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A comparative political economic analysis of maize sector policies in eastern and southern Africa

Author

Listed:
  • Sitko, Nicholas J.
  • Chamberlin, Jordan
  • Cunguara, Benedito
  • Muyanga, Milu
  • Mangisoni, Julius

Abstract

Maize sector policies in eastern and southern Africa are characterized by a large and often growing presence of the state. Yet the scope, scale, and modalities of state activities vary substantially across countries. Drawing on data from Malawi, Zambia, Kenya, and Mozambique this article compares the relative degree of state intervention in the maize sector. We show that relative preferences for output market subsidies, input market subsidies, trade restrictions, or non-interventionist approaches reflect the interplay of interest group lobbying, patronage networks, and ethnic and regional political affiliations. These relationships have deep historical roots and have often been intensified in the context of the emergence of multiparty politics. We show that interventionist orientations in output markets and trade do not translate into better performance or welfare outcomes. Input subsidy preferences produce more ambiguous welfare results, when the opportunity costs are not fully accounted for.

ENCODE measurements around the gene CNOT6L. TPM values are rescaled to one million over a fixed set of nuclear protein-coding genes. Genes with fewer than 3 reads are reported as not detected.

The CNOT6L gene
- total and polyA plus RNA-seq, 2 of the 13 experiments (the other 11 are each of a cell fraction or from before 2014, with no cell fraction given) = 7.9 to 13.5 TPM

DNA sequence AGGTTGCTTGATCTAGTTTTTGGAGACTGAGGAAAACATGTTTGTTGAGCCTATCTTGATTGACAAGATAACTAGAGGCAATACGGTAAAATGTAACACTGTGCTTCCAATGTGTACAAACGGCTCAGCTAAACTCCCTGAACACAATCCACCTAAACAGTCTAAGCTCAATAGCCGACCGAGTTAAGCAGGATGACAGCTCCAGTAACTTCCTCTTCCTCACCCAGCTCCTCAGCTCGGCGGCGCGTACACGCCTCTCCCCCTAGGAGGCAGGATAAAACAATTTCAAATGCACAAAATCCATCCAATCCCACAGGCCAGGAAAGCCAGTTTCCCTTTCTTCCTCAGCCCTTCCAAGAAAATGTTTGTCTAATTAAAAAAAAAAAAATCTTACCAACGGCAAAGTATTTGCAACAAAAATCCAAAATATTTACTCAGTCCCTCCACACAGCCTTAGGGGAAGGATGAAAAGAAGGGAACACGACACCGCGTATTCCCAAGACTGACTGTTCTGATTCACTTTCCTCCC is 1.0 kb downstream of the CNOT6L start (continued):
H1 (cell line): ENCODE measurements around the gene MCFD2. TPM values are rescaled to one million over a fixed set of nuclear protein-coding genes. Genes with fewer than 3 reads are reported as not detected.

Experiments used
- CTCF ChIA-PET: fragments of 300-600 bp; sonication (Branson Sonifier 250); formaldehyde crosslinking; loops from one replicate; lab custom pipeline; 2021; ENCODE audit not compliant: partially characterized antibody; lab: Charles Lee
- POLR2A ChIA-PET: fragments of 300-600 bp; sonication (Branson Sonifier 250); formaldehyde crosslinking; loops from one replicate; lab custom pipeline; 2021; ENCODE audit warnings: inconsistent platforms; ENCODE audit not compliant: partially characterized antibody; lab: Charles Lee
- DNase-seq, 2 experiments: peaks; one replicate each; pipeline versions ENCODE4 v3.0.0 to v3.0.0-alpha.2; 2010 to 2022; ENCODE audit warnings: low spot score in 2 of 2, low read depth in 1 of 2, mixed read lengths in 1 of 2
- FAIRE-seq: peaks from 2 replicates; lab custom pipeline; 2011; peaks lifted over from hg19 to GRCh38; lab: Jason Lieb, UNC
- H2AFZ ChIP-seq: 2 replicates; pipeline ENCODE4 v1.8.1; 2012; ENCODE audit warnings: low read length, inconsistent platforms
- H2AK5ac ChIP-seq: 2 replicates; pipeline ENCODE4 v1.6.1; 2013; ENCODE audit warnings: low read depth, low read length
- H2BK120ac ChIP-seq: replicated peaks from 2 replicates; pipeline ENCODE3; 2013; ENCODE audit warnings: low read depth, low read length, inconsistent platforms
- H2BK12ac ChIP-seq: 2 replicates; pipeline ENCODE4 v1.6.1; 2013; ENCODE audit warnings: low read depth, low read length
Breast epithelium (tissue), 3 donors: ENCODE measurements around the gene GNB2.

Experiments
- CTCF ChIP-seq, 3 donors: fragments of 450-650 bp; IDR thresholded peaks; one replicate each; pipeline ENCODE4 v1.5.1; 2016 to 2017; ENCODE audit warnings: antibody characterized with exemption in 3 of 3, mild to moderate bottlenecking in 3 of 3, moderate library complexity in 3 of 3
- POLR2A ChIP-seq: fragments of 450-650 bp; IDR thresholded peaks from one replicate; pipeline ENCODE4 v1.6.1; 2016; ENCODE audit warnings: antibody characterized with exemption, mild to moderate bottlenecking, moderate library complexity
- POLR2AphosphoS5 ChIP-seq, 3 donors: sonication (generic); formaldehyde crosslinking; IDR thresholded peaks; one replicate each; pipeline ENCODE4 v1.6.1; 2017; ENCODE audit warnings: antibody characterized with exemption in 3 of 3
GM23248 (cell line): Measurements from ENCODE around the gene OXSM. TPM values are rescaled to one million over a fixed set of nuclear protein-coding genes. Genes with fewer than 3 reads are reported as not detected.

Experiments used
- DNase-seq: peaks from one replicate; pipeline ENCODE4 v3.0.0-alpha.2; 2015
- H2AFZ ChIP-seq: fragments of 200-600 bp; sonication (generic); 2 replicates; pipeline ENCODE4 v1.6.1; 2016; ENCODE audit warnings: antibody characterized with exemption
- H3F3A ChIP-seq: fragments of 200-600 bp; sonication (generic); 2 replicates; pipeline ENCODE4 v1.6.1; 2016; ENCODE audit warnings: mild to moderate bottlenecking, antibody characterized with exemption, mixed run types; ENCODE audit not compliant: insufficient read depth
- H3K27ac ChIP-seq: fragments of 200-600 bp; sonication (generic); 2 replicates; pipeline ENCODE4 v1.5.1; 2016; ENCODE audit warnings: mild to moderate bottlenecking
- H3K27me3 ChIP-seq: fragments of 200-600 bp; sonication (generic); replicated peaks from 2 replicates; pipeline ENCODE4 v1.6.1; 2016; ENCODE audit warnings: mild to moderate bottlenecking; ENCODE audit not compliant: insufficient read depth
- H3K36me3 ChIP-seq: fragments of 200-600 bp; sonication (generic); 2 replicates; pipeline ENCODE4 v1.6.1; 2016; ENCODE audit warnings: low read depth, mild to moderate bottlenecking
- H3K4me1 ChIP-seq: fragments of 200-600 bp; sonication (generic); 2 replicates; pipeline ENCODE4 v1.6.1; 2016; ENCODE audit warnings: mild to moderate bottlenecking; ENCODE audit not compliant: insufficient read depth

Suggested Citation

  • Sitko, Nicholas J. & Chamberlin, Jordan & Cunguara, Benedito & Muyanga, Milu & Mangisoni, Julius, 2017. "A comparative political economic analysis of maize sector policies in eastern and southern Africa," Food Policy, Elsevier, vol. 69(C), pages 243-255.
  • Handle: RePEc:eee:jfpoli:v:69:y:2017:i:c:p:243-255
    DOI: 10.1016/j.foodpol.2017.04.010
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    References listed on IDEAS

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    Cited by:

    1. Arslan, A., 2018. "Climate resilience in rural Zambia: Evaluating farmers’ response to El Niño-induced drought," 2018 Conference, July 28-August 2, 2018, Vancouver, British Columbia 275905, International Association of Agricultural Economists.
    2. repec:eco:journ1:2017-05-20 is not listed on IDEAS

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